First Genes To Control Cortex Identity Discovered By Salk Scientists
La Jolla, CA – Salk Institute neuroscientists have obtained the first evidence that specific genes control how the cortex forms functional units during development. The cortex is the most recently evolved part of the mammalian brain and, in humans, governs abstract reasoning and symbolic thought.
The study, published in the current issue of Science, sets the stage for eventually understanding disorders of cortical development such as cerebral palsy or schizophrenia.
"It's also the first genetic evidence to address a long-standing dispute among neuroscientists," said Dennis O'Leary, Salk professor and senior author of the study. "Many in the field thought that development of the cortex was influenced solely by other parts of the brain, but our work shows that genes within the cortex itself play a fundamental role."
The study, which was conducted in mice, focused on the genes Emx2 and Pax6. These genes are found in humans, where they are suspected to play a role in brain development similar to the one shown in mice.
In the study, the researchers examined how the cortex develops in mice in which one or the other gene was selectively removed, or "knocked out."
"When one or the other gene is knocked out, the functional areas of the cortex are affected differently, some shrink and some expand," said Kathie Bishop, a postdoctoral fellow in O'Leary's laboratory and lead author of the study. "But the areas that shrink or expand differ, depending on which gene is missing."
The Emx2 gene is normally most active in the back of the cortex, with its activity gradually tapering off toward the front of the neocortex. Pax6 activity follows the opposite pattern.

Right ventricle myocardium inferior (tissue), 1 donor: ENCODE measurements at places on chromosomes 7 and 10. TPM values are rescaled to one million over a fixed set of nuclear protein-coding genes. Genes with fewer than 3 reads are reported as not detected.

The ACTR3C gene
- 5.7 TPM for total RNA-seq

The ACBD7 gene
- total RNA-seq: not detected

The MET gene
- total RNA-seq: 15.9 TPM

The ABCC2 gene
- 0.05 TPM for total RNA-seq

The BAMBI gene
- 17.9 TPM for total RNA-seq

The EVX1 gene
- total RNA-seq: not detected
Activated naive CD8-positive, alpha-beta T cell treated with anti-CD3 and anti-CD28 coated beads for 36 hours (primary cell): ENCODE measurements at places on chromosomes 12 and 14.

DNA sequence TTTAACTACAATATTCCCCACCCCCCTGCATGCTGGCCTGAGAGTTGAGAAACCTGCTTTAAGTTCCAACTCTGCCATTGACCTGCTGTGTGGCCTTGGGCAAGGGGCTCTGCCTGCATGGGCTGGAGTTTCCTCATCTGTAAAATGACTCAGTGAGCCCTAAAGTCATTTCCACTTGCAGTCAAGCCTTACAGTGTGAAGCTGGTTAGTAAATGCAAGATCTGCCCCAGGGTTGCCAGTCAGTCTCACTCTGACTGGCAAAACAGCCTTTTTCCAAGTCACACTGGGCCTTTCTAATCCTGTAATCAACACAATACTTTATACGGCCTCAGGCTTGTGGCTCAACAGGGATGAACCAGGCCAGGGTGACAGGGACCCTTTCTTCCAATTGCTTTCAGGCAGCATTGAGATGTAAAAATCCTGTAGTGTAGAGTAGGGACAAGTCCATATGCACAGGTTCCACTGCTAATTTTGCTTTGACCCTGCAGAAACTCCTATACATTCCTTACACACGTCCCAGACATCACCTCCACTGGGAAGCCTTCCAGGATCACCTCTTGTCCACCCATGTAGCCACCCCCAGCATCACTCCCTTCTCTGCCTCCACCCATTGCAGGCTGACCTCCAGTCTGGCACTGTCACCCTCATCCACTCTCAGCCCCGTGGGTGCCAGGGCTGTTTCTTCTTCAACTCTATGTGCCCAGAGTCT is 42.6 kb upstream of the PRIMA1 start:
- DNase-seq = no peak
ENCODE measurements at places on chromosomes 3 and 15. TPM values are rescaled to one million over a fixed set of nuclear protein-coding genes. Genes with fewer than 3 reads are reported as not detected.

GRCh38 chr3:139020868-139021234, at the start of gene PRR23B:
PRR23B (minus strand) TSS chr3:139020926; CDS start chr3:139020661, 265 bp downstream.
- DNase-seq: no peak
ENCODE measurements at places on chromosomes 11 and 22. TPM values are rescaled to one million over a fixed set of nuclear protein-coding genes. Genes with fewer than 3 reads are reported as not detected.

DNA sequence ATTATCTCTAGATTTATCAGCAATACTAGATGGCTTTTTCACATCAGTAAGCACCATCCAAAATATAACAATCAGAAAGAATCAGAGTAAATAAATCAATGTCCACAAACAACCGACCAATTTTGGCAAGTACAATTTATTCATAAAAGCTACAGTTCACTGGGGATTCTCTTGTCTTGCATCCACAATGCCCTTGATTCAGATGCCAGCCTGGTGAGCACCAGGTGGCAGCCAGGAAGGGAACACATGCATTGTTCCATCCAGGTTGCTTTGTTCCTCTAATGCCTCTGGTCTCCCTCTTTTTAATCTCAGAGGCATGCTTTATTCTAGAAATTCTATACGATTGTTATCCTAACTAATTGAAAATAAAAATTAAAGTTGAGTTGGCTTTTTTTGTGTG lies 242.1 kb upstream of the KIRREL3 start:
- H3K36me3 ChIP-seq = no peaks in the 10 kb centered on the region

The back of the cortex is predominantly specialized to process vision, whereas the front of the cortex handles motor functions and controls voluntary movement.
Removal of Emx2 caused the visual areas to shrink and the motor areas to expand; removing Pax6 had the opposite effects. The identity of each functional area was determined by the activities of region-specific genes and the neural connections that it makes to other parts of the brain.
"Our findings imply that Emx2 and Pax6 act in opposing manners during normal development to control how the cortex becomes specialized to perform different functions," said O'Leary. "When one is removed, the influence of the other is enhanced.
"Both Emx2 and Pax6 operate by controlling a cascade of other genes, which we are now in a position to identify," he added. "Understanding how these genes work together to build a functional cortex should help provide the necessary foundation for understanding and correcting congenital disorders that involve the cortex."
Contributing to the study was Guy Gadreau at the Max-Planck Institute for Biological Chemistry in Göttingen, Germany. The study, titled "Regulation of area identity in the mammalian neocortex by Emx2 and Pax6," was supported by the National Institutes of Health and the Max-Planck Society. Bishop is supported by a fellowship from the Natural Sciences and Engineering Research Council of Canada.
The Salk Institute for Biological Studies, located in La Jolla, Calif., is an independent nonprofit institution dedicated to fundamental discoveries in the life sciences, the improvement of human health and conditions, and the training of future generations of researchers. The Institute was founded in 1960 by Jonas Salk, M.D., with a gift of land from the City of San Diego and the financial support of the March of Dimes Birth Defects Foundation.